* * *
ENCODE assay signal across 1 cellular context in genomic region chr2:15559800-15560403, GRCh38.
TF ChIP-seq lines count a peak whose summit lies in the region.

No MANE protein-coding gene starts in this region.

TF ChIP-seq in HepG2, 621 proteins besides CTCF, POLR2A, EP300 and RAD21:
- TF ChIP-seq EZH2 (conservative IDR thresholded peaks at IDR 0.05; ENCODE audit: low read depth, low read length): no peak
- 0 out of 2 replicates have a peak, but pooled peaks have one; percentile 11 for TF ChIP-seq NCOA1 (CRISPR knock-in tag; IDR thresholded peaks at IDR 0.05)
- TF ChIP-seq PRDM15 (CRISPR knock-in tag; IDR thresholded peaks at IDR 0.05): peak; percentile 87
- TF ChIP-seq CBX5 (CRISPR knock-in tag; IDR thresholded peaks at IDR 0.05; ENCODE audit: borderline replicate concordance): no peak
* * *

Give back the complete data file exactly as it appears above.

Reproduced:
ENCODE assay signal across 1 cellular context in genomic region chr2:15559800-15560403, GRCh38.
TF ChIP-seq lines count a peak whose summit lies in the region.

No MANE protein-coding gene starts in this region.

TF ChIP-seq in HepG2, 621 proteins besides CTCF, POLR2A, EP300 and RAD21:
- TF ChIP-seq EZH2 (conservative IDR thresholded peaks at IDR 0.05; ENCODE audit: low read depth, low read length): no peak
- 0 out of 2 replicates have a peak, but pooled peaks have one; percentile 11 for TF ChIP-seq NCOA1 (CRISPR knock-in tag; IDR thresholded peaks at IDR 0.05)
- TF ChIP-seq PRDM15 (CRISPR knock-in tag; IDR thresholded peaks at IDR 0.05): peak; percentile 87
- TF ChIP-seq CBX5 (CRISPR knock-in tag; IDR thresholded peaks at IDR 0.05; ENCODE audit: borderline replicate concordance): no peak